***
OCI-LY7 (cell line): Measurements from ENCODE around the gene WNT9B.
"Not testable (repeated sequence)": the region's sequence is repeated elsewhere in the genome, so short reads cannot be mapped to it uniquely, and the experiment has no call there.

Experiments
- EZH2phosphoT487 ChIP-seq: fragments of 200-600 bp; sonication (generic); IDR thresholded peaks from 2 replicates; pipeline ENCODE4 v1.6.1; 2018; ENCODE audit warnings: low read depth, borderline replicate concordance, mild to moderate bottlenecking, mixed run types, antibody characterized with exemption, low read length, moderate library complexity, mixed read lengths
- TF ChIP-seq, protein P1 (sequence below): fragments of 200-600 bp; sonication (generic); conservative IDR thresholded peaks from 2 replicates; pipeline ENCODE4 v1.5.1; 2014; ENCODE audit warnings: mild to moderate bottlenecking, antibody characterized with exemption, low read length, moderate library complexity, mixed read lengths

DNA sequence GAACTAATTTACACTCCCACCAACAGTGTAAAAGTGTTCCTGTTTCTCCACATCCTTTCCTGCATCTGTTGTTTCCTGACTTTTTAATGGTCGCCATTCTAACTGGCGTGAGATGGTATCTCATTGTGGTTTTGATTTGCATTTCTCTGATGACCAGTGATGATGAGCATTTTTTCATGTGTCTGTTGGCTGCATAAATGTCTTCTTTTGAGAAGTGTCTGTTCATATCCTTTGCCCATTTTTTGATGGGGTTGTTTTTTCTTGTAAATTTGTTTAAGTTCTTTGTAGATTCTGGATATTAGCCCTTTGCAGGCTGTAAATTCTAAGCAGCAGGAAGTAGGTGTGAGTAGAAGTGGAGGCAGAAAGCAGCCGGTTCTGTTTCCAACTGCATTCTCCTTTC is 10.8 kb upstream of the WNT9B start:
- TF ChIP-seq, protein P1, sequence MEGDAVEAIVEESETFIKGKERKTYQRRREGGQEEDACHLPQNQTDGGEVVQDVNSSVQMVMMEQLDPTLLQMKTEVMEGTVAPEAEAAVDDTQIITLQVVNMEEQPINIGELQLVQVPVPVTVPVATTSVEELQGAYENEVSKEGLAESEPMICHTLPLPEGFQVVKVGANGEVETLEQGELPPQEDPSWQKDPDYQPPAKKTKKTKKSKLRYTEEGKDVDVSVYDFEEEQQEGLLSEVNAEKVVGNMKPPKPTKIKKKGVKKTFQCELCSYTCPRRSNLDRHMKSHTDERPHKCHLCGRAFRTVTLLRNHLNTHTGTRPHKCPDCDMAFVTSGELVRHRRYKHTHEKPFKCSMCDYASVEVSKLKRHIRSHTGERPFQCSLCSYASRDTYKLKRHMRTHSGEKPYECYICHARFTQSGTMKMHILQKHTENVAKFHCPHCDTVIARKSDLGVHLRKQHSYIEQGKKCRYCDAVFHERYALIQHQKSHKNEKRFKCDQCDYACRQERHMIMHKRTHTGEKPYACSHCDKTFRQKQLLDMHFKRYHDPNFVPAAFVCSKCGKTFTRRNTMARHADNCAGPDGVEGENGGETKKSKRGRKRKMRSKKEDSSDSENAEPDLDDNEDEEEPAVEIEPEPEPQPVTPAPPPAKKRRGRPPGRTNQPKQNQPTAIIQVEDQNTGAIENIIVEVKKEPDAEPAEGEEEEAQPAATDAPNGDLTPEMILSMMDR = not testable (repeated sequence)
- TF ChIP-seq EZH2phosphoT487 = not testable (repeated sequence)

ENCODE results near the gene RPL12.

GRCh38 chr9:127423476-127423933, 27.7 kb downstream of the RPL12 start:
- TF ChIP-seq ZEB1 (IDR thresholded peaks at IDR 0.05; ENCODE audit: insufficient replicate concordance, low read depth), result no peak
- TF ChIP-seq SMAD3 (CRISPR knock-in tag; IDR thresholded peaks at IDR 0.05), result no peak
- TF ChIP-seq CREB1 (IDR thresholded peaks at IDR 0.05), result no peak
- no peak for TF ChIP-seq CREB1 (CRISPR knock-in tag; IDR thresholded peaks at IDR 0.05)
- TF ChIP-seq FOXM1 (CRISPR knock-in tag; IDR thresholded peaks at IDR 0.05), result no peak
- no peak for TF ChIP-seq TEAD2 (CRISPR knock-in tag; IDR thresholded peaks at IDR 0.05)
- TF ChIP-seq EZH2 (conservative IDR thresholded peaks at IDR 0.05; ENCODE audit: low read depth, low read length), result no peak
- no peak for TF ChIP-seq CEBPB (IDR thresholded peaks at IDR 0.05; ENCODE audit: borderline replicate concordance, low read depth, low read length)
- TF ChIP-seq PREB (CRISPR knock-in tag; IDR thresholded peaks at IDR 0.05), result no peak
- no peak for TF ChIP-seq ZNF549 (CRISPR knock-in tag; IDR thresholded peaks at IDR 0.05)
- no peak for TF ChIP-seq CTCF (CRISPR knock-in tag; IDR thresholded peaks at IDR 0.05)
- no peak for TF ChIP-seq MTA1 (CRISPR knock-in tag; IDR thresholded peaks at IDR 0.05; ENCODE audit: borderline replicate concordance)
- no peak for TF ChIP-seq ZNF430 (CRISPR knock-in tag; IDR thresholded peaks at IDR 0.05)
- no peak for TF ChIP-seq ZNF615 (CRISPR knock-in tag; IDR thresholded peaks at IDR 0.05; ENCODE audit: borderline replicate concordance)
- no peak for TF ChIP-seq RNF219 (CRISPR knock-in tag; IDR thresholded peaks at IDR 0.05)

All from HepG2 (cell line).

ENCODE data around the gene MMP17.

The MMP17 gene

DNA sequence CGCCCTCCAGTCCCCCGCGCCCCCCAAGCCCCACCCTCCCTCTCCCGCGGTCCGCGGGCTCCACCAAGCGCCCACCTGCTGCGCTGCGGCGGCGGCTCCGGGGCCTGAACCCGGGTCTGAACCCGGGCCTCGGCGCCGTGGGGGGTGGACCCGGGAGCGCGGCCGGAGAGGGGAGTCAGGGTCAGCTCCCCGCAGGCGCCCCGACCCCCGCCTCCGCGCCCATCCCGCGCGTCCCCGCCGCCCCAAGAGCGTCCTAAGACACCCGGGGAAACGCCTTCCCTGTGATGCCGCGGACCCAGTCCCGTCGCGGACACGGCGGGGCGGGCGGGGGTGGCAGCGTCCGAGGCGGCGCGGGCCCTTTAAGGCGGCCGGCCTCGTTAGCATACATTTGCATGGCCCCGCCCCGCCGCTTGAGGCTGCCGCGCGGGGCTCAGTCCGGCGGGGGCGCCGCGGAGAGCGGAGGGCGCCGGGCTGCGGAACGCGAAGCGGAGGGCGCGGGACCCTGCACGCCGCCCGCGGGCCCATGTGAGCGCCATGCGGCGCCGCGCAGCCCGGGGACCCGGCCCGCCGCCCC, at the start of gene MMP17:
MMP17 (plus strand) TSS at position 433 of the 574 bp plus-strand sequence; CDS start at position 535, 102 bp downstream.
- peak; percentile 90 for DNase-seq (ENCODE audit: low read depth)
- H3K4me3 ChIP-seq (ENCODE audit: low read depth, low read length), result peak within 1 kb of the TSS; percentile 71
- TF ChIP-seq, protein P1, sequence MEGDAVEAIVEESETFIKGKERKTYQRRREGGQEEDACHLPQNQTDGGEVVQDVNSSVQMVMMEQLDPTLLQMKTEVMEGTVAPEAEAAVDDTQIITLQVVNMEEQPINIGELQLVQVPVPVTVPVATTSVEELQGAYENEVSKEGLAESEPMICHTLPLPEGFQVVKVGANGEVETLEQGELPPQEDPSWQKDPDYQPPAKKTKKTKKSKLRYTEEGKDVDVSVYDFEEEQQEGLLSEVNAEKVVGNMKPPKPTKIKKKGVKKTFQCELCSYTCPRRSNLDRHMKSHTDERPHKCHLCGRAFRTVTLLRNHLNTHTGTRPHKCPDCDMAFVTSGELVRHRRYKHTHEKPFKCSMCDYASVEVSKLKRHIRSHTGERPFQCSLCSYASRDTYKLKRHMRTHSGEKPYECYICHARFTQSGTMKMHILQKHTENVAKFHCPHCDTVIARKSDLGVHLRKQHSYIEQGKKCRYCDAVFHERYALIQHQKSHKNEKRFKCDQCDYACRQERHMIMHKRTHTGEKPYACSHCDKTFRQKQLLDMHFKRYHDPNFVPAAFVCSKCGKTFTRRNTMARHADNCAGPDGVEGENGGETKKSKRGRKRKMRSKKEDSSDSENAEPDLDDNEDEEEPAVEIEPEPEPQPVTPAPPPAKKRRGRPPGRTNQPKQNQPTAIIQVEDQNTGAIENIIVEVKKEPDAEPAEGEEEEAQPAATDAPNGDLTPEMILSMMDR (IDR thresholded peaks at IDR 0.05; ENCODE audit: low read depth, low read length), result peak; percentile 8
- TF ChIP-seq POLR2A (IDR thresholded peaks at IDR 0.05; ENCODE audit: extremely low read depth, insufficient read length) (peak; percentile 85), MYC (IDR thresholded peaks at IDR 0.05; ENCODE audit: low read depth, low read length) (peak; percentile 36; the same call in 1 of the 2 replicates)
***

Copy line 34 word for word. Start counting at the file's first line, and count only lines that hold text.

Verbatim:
- TF ChIP-seq POLR2A (IDR thresholded peaks at IDR 0.05; ENCODE audit: extremely low read depth, insufficient read length) (peak; percentile 85), MYC (IDR thresholded peaks at IDR 0.05; ENCODE audit: low read depth, low read length) (peak; percentile 36; the same call in 1 of the 2 replicates)